Suzuki Vitara SUV review
“The Suzuki Vitara is an affordable, practical and reliable small SUV that’s good to drive”
- Lots of equipment
- Sporty engines
- Sharp design
- Not the most economical
- Brittle interior plastics
- Artificial-feeling steering
Verdict - Is the Suzuki Vitara a good car?
The Suzuki Vitara name has been around for a long time and the car itself has become known over that time for being a reliable and rugged small SUV. Older versions were very capable off-roaders, and while the current model isn’t bad in the mud, it’s much more focused on being good to drive on-road.
Suzuki Vitara models, specs and alternatives
The Vitara is a similar size to crossovers such as the Nissan Juke, Peugeot 2008, Renault Captur and Toyota C-HR. It’s pitched as more of a value-for-money model than these more mainstream options though, so it also competes with cheaper small SUVs like the Citroen C3 Aircross, SEAT Arona and the outgoing Hyundai Kona. It’s not quite as cheap as the Dacia Duster, though.
In 2022 a new full-hybrid was added to the range alongside the existing mild-hybrid petrol. The difference between them is that the full-hybrid model has a large motor and battery able to drive the wheels, while the mild-hybrid version simply has a tiny motor attached to a normal petrol engine that boosts efficiency – you don’t notice it when driving.
Other recent hybrid models from the brand including the Suzuki Swace and Suzuki Across are closely related to existing models from Toyota (the Corolla and RAV4 respectively), but the Vitara is Suzuki’s own model and feels quite different to them. It looks different too – it’s styling is quite plain next to other bold-looking small SUVs, but updates in 2018 and 2020 mean it still looks modern enough.
The interior is perhaps the Vitara’s weakest area, as it uses quite a lot of hard plastics that mean it feels a little cheap and downmarket. However, it's well-built and should last a long time if treated well, plus it has a five-star safety rating, so true to Suzuki’s reputation it is a well-engineered little car.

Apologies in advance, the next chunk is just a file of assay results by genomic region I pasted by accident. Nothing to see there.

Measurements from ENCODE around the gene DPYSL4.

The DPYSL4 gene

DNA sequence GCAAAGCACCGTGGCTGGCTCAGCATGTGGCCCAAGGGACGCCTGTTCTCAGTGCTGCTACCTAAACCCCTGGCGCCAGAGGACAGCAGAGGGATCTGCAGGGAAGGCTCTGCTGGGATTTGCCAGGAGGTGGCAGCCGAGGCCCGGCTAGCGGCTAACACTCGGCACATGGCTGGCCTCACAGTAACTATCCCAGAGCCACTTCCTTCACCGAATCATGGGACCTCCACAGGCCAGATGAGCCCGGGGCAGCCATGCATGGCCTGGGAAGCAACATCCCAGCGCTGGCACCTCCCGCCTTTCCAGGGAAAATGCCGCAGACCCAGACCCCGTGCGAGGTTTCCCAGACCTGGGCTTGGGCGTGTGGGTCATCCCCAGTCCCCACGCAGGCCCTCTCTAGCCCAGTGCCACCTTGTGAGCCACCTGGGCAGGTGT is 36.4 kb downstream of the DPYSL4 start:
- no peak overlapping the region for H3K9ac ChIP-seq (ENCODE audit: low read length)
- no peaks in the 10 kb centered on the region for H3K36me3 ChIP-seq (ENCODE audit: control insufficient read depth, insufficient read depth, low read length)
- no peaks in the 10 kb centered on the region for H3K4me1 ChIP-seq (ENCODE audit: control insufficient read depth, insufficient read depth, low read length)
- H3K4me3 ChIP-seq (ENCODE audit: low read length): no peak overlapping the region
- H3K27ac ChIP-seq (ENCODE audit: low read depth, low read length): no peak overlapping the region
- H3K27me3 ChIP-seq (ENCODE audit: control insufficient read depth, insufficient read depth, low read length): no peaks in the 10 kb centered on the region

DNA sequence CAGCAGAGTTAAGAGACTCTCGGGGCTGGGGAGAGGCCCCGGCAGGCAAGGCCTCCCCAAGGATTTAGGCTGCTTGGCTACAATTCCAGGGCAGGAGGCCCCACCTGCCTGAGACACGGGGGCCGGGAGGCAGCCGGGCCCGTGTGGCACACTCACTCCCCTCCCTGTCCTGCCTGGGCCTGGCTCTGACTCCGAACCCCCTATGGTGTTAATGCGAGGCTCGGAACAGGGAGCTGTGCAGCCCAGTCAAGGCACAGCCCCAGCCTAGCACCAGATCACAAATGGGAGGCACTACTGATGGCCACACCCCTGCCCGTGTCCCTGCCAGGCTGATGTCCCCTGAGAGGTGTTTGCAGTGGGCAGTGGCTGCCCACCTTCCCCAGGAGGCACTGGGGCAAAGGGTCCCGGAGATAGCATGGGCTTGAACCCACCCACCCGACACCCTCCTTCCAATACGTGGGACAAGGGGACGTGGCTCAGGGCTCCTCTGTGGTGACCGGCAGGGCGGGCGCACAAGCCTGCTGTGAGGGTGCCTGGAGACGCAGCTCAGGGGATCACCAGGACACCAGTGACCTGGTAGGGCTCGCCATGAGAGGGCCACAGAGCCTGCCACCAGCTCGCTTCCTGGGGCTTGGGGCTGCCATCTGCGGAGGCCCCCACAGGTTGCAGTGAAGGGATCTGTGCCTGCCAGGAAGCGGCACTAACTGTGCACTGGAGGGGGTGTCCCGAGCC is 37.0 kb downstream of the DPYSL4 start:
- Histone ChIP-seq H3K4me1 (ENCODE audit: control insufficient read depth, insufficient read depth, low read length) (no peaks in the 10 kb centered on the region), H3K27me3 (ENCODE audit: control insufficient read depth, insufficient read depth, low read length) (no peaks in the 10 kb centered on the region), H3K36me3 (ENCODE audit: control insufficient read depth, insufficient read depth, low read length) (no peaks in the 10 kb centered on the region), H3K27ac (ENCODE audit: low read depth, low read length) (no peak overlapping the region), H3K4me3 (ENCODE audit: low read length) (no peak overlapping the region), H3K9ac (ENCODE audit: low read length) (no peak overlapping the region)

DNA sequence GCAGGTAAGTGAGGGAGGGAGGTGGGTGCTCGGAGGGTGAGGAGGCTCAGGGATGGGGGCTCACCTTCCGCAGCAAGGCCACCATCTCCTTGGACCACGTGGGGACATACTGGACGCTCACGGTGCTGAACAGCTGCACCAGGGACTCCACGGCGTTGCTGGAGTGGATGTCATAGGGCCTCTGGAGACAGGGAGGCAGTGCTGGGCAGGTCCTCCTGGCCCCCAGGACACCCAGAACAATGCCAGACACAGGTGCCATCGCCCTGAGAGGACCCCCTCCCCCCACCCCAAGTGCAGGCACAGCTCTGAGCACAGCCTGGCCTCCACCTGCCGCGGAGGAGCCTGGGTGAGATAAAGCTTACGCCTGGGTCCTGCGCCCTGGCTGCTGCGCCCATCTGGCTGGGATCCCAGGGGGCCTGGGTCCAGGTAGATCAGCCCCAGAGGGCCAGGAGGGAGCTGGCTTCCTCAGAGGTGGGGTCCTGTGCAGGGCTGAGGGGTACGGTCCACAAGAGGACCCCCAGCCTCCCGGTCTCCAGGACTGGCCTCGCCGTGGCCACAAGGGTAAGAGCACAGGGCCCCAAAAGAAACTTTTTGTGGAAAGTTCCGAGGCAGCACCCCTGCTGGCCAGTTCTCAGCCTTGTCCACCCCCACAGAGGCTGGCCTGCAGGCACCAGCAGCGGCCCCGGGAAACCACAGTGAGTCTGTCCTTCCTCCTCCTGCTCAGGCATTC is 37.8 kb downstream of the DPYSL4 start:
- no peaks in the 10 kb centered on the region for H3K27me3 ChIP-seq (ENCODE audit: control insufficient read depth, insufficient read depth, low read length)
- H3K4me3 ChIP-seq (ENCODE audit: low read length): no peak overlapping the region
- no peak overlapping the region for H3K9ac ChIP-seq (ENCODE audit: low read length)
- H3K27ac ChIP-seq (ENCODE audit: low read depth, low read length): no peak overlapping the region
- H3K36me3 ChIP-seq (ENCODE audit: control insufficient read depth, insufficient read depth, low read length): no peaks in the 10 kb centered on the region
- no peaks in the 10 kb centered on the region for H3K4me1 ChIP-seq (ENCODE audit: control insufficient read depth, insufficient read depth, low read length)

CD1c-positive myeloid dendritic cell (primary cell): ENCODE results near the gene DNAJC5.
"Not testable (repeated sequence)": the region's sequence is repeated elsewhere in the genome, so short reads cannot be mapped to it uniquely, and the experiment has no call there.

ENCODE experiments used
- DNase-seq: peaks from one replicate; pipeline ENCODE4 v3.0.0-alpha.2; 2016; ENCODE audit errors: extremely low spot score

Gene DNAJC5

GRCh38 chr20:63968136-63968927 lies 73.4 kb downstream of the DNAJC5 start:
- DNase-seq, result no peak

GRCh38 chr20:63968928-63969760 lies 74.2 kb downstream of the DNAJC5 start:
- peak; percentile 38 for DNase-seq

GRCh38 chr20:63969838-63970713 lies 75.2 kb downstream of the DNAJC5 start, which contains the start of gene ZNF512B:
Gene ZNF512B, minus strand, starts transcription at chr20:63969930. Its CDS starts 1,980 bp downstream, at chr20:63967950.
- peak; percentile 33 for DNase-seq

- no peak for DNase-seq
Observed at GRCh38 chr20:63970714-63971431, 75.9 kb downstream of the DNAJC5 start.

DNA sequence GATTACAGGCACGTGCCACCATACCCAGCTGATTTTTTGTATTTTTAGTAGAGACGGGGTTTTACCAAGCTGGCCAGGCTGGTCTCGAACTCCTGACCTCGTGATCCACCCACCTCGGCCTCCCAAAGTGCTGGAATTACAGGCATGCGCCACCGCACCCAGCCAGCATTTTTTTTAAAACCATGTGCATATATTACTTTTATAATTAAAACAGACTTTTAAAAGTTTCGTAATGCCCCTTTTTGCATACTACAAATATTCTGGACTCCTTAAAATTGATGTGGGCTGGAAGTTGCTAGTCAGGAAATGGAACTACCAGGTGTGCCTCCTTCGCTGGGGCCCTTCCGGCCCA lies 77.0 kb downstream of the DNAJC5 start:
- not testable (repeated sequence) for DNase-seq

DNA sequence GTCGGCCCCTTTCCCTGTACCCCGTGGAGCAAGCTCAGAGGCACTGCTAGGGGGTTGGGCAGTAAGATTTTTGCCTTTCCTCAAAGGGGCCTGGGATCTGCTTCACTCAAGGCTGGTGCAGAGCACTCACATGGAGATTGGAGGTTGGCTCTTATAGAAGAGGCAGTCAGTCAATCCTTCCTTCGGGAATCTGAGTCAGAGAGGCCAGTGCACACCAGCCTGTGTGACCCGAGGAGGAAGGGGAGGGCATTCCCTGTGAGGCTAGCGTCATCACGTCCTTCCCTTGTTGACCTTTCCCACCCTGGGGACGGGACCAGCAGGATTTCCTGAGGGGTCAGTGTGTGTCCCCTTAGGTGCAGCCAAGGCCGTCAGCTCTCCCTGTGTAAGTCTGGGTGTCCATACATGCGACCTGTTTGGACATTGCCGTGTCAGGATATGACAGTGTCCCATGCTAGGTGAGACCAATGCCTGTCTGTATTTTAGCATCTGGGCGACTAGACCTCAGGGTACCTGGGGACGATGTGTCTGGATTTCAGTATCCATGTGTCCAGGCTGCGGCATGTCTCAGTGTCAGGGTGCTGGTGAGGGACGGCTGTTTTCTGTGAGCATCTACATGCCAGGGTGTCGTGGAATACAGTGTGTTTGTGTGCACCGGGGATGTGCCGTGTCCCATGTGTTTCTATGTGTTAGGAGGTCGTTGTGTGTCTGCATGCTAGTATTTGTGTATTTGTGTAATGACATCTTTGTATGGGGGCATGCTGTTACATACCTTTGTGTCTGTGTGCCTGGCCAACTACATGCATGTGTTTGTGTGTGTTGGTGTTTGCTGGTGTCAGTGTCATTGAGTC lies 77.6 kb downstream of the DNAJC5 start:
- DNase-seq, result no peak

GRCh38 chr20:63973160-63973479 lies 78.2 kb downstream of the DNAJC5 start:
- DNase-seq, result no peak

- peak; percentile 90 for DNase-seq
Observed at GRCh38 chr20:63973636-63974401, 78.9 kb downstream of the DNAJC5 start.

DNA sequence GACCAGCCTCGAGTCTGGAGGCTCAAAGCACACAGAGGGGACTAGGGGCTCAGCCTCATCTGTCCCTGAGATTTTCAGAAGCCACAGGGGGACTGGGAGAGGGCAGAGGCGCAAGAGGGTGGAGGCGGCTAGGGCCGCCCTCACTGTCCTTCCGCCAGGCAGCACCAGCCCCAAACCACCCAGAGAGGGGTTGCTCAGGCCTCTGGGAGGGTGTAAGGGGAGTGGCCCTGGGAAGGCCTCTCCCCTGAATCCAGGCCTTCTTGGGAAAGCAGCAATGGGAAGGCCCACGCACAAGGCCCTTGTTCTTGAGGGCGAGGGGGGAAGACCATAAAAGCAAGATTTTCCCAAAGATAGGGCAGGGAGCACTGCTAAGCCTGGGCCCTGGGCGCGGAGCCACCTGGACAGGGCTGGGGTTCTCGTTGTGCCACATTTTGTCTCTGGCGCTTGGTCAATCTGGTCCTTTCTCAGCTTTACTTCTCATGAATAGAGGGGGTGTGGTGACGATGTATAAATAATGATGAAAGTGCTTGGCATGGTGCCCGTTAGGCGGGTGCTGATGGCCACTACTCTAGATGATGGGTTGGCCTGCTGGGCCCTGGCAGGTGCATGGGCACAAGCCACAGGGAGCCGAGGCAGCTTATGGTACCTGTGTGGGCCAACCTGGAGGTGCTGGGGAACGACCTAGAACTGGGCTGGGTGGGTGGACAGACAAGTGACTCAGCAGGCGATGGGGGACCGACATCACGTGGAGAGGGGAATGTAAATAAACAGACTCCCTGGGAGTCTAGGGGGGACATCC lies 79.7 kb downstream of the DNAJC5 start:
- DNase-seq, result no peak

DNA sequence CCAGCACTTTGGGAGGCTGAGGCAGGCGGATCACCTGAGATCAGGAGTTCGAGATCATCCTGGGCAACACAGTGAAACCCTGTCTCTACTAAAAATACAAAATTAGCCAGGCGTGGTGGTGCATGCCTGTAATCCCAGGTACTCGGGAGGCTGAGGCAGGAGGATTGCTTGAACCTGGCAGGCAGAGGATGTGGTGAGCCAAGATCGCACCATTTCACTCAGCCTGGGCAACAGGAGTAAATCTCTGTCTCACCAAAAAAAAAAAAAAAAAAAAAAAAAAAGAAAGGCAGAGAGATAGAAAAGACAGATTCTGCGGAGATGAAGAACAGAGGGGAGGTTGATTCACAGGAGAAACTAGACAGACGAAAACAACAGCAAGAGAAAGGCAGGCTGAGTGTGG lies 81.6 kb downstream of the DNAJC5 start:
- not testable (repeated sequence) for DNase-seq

Petrol and diesel engines were available in the Vitara previously, but now there are petrol and hybrid models only, with no diesel in sight. The 1.4-litre ‘BoosterJet’ petrol is the base model and uses mild-hybrid technology, is available with four-wheel drive (Suzuki calls this ALLGRIP) and uses a six-speed manual gearbox.
The other engine option is the full-hybrid Vitara that uses a 1.5-litre petrol engine along with a 33bhp electric motor and a 0.84kWh battery for a total output of 113bhp. This version uses a six-speed automatic gearbox, and can return up to 54.3mpg while emitting 119g/km of CO2.
Unfortunately, the switch to hybrid powertrains has made the Vitara more expensive, dragging the price up to more than some of its rivals. While some may feel its increased power and economy is worth the extra outlay, a high price tag definitely doesn’t do the Vitara any favours when you consider it as an overall package.
No model is light on equipment, either – even the discontinued entry-level SZ4 trim came with alloy wheels, DAB radio, air-conditioning, adaptive cruise control and Bluetooth to connect your smartphone. Now, the entry-level model is the SZ-T trim, which brings sat-nav, a reversing camera, Apple CarPlay and Android Auto, tinted windows and 17-inch alloy wheels. Top-spec SZ5 brings parking sensors, suede upholstery, keyless entry and a panoramic sunroof.
Safety is of course top priority for most families and the Vitara has a five-star crash-test rating from Euro NCAP, thanks to its roster of airbags, anti-lock brakes, electronic stability control, autonomous emergency braking and lane-departure warning. Meanwhile, the Suzuki finished 52nd out of the 75 cars ranked in our 2022 Driver Power owner satisfaction survey of cars currently on sale in the UK.
While this Vitara might not be as revolutionary as the original, it does most things very well, and should prove very dependable. If you can live without four-wheel drive, we reckon the mid-range SZ-T is the best value; it’s very well equipped – getting features such as sat nav, smartphone connectivity and alloy wheels at a price that’s competitive with rivals. However, it’s a shame that the Full Hybrid isn’t much cheaper to run than the standard version, and sacrifices quite a bit of boot space.